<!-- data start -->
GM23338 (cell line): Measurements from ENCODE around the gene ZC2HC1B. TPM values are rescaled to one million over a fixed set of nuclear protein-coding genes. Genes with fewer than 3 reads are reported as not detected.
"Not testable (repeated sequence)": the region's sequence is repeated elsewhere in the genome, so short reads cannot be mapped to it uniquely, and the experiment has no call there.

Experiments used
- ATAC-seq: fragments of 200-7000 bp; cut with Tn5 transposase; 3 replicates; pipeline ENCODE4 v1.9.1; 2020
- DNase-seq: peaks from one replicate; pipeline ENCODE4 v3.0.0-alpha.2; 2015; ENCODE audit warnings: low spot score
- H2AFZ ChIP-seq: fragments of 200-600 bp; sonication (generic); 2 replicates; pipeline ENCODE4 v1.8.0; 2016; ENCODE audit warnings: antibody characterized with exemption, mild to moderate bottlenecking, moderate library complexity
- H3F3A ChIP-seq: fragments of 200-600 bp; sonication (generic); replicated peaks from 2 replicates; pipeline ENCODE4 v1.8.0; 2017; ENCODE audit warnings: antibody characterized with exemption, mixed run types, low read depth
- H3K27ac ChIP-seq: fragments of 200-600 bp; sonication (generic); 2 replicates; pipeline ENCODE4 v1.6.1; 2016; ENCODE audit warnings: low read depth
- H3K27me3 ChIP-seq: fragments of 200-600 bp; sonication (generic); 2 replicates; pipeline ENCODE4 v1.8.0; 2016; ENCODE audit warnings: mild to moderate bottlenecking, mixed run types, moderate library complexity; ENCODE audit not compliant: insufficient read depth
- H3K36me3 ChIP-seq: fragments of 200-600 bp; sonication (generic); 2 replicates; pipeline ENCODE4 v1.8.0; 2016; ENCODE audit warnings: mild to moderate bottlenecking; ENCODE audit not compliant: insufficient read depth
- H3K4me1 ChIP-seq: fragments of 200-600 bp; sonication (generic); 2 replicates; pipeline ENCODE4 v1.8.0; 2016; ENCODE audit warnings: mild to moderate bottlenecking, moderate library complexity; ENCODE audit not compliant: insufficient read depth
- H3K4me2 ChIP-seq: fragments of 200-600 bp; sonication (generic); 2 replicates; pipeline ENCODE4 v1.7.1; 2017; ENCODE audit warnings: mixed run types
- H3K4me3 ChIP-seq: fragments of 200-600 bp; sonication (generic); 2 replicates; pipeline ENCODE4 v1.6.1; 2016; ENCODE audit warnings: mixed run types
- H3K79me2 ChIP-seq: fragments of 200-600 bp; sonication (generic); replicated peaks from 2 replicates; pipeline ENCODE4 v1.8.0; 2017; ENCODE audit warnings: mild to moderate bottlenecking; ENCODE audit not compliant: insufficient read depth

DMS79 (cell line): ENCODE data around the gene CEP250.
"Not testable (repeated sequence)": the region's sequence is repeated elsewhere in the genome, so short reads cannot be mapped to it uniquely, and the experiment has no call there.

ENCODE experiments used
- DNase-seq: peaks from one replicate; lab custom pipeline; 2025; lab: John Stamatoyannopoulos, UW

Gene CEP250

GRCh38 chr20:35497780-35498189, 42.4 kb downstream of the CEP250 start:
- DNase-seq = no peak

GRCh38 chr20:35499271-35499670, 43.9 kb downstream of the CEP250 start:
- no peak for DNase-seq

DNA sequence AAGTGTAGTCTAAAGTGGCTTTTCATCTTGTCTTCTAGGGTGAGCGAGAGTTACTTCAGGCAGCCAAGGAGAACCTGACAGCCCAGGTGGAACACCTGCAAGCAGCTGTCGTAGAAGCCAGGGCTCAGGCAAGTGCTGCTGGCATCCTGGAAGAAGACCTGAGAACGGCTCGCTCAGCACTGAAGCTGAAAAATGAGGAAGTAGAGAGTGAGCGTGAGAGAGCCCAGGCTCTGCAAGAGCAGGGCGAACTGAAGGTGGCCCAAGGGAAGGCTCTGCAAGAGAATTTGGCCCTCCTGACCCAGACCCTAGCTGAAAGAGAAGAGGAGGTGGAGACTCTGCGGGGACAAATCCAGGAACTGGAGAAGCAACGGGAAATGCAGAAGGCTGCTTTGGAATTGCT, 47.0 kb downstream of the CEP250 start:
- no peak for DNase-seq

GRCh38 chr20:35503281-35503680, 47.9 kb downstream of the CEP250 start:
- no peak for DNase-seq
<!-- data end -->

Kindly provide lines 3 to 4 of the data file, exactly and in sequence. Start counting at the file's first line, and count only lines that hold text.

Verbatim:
Experiments used
- ATAC-seq: fragments of 200-7000 bp; cut with Tn5 transposase; 3 replicates; pipeline ENCODE4 v1.9.1; 2020